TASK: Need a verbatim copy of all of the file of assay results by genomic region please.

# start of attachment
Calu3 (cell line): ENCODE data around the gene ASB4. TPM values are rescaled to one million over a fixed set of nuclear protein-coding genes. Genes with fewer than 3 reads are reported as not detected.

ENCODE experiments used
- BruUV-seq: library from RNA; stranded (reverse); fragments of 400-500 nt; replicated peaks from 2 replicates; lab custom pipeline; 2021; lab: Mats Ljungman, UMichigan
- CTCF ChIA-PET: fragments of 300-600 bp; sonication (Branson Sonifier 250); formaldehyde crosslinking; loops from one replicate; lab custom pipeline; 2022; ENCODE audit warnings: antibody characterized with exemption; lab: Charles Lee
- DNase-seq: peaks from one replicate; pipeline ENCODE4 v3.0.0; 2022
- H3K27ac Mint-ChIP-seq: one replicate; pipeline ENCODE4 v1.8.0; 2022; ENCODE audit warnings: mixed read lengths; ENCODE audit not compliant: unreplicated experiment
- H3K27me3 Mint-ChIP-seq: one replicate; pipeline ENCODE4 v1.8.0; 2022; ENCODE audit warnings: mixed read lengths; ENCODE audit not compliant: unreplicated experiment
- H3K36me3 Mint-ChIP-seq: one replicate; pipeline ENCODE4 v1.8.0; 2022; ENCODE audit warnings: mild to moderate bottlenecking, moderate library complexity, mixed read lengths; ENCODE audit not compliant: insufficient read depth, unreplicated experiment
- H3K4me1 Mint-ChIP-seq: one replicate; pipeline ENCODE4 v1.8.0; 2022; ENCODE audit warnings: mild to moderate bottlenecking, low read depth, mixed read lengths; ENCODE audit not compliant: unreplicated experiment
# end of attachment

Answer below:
Calu3 (cell line): ENCODE data around the gene ASB4. TPM values are rescaled to one million over a fixed set of nuclear protein-coding genes. Genes with fewer than 3 reads are reported as not detected.

ENCODE experiments used
- BruUV-seq: library from RNA; stranded (reverse); fragments of 400-500 nt; replicated peaks from 2 replicates; lab custom pipeline; 2021; lab: Mats Ljungman, UMichigan
- CTCF ChIA-PET: fragments of 300-600 bp; sonication (Branson Sonifier 250); formaldehyde crosslinking; loops from one replicate; lab custom pipeline; 2022; ENCODE audit warnings: antibody characterized with exemption; lab: Charles Lee
- DNase-seq: peaks from one replicate; pipeline ENCODE4 v3.0.0; 2022
- H3K27ac Mint-ChIP-seq: one replicate; pipeline ENCODE4 v1.8.0; 2022; ENCODE audit warnings: mixed read lengths; ENCODE audit not compliant: unreplicated experiment
- H3K27me3 Mint-ChIP-seq: one replicate; pipeline ENCODE4 v1.8.0; 2022; ENCODE audit warnings: mixed read lengths; ENCODE audit not compliant: unreplicated experiment
- H3K36me3 Mint-ChIP-seq: one replicate; pipeline ENCODE4 v1.8.0; 2022; ENCODE audit warnings: mild to moderate bottlenecking, moderate library complexity, mixed read lengths; ENCODE audit not compliant: insufficient read depth, unreplicated experiment
- H3K4me1 Mint-ChIP-seq: one replicate; pipeline ENCODE4 v1.8.0; 2022; ENCODE audit warnings: mild to moderate bottlenecking, low read depth, mixed read lengths; ENCODE audit not compliant: unreplicated experiment